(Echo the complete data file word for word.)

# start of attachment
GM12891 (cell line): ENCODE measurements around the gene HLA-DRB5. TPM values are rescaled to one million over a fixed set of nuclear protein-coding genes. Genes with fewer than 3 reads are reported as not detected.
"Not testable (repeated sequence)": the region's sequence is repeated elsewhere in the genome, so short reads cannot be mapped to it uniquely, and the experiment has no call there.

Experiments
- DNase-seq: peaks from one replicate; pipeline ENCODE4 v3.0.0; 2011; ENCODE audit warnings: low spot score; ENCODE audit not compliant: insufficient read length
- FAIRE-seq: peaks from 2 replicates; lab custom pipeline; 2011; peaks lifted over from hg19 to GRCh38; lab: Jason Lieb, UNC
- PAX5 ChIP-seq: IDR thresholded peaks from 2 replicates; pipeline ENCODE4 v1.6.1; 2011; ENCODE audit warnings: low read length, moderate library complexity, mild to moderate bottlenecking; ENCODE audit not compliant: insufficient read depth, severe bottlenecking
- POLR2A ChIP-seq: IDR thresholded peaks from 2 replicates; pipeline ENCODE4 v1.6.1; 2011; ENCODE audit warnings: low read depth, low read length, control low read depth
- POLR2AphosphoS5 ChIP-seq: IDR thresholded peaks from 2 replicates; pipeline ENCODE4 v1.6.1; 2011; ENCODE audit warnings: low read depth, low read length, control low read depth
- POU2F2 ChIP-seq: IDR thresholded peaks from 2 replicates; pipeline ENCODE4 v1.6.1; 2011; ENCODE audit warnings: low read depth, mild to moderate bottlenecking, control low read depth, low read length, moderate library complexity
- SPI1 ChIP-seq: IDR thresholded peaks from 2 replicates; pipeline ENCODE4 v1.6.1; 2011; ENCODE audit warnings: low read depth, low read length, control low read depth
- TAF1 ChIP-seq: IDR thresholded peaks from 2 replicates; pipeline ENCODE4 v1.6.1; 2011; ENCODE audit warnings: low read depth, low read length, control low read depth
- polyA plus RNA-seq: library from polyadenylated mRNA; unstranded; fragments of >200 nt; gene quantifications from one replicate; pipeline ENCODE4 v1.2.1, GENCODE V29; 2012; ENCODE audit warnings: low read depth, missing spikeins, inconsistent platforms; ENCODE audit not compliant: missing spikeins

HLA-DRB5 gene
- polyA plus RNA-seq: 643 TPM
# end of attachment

GM12891 (cell line): ENCODE measurements around the gene HLA-DRB5. TPM values are rescaled to one million over a fixed set of nuclear protein-coding genes. Genes with fewer than 3 reads are reported as not detected.
"Not testable (repeated sequence)": the region's sequence is repeated elsewhere in the genome, so short reads cannot be mapped to it uniquely, and the experiment has no call there.

Experiments
- DNase-seq: peaks from one replicate; pipeline ENCODE4 v3.0.0; 2011; ENCODE audit warnings: low spot score; ENCODE audit not compliant: insufficient read length
- FAIRE-seq: peaks from 2 replicates; lab custom pipeline; 2011; peaks lifted over from hg19 to GRCh38; lab: Jason Lieb, UNC
- PAX5 ChIP-seq: IDR thresholded peaks from 2 replicates; pipeline ENCODE4 v1.6.1; 2011; ENCODE audit warnings: low read length, moderate library complexity, mild to moderate bottlenecking; ENCODE audit not compliant: insufficient read depth, severe bottlenecking
- POLR2A ChIP-seq: IDR thresholded peaks from 2 replicates; pipeline ENCODE4 v1.6.1; 2011; ENCODE audit warnings: low read depth, low read length, control low read depth
- POLR2AphosphoS5 ChIP-seq: IDR thresholded peaks from 2 replicates; pipeline ENCODE4 v1.6.1; 2011; ENCODE audit warnings: low read depth, low read length, control low read depth
- POU2F2 ChIP-seq: IDR thresholded peaks from 2 replicates; pipeline ENCODE4 v1.6.1; 2011; ENCODE audit warnings: low read depth, mild to moderate bottlenecking, control low read depth, low read length, moderate library complexity
- SPI1 ChIP-seq: IDR thresholded peaks from 2 replicates; pipeline ENCODE4 v1.6.1; 2011; ENCODE audit warnings: low read depth, low read length, control low read depth
- TAF1 ChIP-seq: IDR thresholded peaks from 2 replicates; pipeline ENCODE4 v1.6.1; 2011; ENCODE audit warnings: low read depth, low read length, control low read depth
- polyA plus RNA-seq: library from polyadenylated mRNA; unstranded; fragments of >200 nt; gene quantifications from one replicate; pipeline ENCODE4 v1.2.1, GENCODE V29; 2012; ENCODE audit warnings: low read depth, missing spikeins, inconsistent platforms; ENCODE audit not compliant: missing spikeins

HLA-DRB5 gene
- polyA plus RNA-seq: 643 TPM